Kim Kardashian’s bare bottom may not have “broken the Internet” Wednesday, but it certainly appears to have broken Instagram’s moderation queue.
Her butt — and boobs — and faux-surprised naked face — are plastered wall-to-wall on the #Kardashian hashtag. Her full-frontals lie in wait on many a Facebook page, pouncing without so much as a NSFW warning whenever the unsuspecting user scrolls.
It’s not surprising, of course, that the salacious photos are making the rounds, but it seems a little odd on Facebook and Instagram, given that both those networks have taken adamant, controversial anti-nudity stances. Just two weeks ago, comedienne Chelsea Handler ran afoul of the Instagram censors when she posted a picture of herself topless to mock Russian President Vladimir Putin. In the wake of the Kardashian photo shoot, Handler mooned her bathroom mirror and posted that to Instagram, too.
“Just so I’m clear, Instagram,” she wrote. “It’s ok to use nudity to sexualize yourself on your site, but not to make a joke? I’m just so confused.”
Handler is, by all accounts, not the only one bewildered. The nudity policies on Facebook and Instagram remain one of the most misunderstood — and most controversial — guidelines on both sites, in part because their enforcement seems so erratic.
There was, for instance, the British mother whose breastfeeding photo was taken down just last month. (Facebook officially allows breastfeeding photos, even when both breasts are exposed.) Or the woman who was temporarily banned from the site for posting a Coppertone-style picture of her toddler with her butt exposed. Or the French art museum punished for posting a historical nude photograph, purportedly in violation of Facebook’s policy.
“We will post no more nudes, even if we think that their artistic value is great,” the museum said.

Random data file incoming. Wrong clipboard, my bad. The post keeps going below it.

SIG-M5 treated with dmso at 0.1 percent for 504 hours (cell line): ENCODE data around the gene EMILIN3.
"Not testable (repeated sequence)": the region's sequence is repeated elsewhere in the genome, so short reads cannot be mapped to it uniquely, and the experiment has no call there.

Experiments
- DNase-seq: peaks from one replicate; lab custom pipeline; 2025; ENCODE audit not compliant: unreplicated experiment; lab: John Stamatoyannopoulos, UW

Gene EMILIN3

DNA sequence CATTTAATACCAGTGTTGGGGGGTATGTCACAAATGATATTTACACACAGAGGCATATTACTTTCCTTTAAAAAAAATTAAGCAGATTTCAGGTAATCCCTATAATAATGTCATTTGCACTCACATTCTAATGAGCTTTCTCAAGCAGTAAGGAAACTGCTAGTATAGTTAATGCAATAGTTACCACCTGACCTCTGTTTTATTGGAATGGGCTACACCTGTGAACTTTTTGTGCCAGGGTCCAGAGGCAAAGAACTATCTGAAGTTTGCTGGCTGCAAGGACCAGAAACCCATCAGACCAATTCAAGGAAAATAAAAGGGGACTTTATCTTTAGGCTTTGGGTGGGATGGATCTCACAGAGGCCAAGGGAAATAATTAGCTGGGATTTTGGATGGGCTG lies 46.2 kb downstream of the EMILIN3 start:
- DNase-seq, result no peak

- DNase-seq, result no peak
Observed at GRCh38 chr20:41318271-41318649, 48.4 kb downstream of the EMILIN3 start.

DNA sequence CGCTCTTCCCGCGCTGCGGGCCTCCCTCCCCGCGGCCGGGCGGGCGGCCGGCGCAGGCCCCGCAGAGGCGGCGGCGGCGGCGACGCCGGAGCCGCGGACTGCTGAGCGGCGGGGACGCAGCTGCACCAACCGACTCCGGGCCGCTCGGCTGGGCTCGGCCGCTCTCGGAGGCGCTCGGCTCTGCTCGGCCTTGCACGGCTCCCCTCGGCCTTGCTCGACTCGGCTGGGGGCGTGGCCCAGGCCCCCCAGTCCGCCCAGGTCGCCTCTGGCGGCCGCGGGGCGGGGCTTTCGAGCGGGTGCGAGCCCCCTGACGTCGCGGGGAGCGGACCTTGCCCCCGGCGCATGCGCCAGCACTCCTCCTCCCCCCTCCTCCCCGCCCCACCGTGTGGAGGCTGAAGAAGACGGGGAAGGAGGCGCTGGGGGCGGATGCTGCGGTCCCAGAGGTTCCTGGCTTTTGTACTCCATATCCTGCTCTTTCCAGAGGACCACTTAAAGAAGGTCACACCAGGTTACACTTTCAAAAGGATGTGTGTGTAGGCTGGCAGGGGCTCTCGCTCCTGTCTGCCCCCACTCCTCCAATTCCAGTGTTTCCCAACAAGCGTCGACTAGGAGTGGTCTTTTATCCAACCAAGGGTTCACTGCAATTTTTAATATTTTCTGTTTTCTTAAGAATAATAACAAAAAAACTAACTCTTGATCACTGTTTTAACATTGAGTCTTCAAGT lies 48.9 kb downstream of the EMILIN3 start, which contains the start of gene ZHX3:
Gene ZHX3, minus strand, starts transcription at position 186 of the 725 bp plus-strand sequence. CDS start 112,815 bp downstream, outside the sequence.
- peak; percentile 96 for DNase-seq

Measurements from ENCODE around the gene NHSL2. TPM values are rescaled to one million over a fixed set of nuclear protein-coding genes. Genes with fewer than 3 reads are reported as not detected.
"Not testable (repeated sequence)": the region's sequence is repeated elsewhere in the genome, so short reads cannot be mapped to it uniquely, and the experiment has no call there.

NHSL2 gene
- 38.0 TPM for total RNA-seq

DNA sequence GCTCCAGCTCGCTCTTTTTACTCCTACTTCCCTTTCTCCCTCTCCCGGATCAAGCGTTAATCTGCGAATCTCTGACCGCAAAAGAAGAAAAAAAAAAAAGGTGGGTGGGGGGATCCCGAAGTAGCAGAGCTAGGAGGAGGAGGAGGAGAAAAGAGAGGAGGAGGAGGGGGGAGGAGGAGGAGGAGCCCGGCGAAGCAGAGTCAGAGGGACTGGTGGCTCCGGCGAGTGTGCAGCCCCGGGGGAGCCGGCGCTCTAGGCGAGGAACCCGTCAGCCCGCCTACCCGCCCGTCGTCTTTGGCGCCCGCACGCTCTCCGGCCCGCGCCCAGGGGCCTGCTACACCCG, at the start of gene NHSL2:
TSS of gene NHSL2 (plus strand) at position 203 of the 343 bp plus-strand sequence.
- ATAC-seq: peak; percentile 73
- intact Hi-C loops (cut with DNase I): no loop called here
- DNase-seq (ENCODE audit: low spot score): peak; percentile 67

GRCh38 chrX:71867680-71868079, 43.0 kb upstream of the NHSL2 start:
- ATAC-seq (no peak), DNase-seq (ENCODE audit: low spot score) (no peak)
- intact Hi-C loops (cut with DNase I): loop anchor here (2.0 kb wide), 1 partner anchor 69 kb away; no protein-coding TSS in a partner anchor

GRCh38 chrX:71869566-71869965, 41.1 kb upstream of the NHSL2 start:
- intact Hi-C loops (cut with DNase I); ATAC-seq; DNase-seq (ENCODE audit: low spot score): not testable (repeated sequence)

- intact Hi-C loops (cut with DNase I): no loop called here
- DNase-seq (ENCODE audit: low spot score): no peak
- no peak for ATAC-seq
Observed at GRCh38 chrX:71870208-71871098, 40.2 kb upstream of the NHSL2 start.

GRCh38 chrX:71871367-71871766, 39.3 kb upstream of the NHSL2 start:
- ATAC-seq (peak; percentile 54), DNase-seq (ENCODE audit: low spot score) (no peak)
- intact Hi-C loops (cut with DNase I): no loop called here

But now that we’re confronted with Kim, in all her oddly greasy glory, the censors seem to … no longer care.
In all likelihood, however, it’s not the caring that’s the problem — it’s the fact that moderators are individual people clicking through thousands of pieces of reported content, trying to apply abstract standards to uncomfortably concrete boobs and butts and genitals. Facebook and Instagram both say that nudity is off-limits, except for a narrow band of non-graphic and clearly non-sexual content: post-mastectomy pictures, for instance, or images of women breastfeeding. Both networks also say that they’re okay with nudity in art, provided it isn’t pornographic.
In between those two poles, though — sexual and not sexual, graphic and not graphic — there are many, many shades of gray. So essentially, Facebook charges its moderators with a very difficult task: grappling, as individuals, with questions of morality and sexuality and propriety that we haven’t even solved as a society. Is the body inherently sexual? When is nudity art? Does a full-frontal nude of Kim Kardashian serve any purpose besides … the more obvious ones?
You get the idea.
However you personally answer those questions, it seems inevitable that some bumps and discrepancies will result. It also seems clear that, on the matter of Kim’s booty, at least, Facebook and Instagram have ruled: It’s okay.
It looks like Chelsea Handler might get a pass on this one, too: A full day after she posted it, her personal rear view is, for better or worse, still very much online.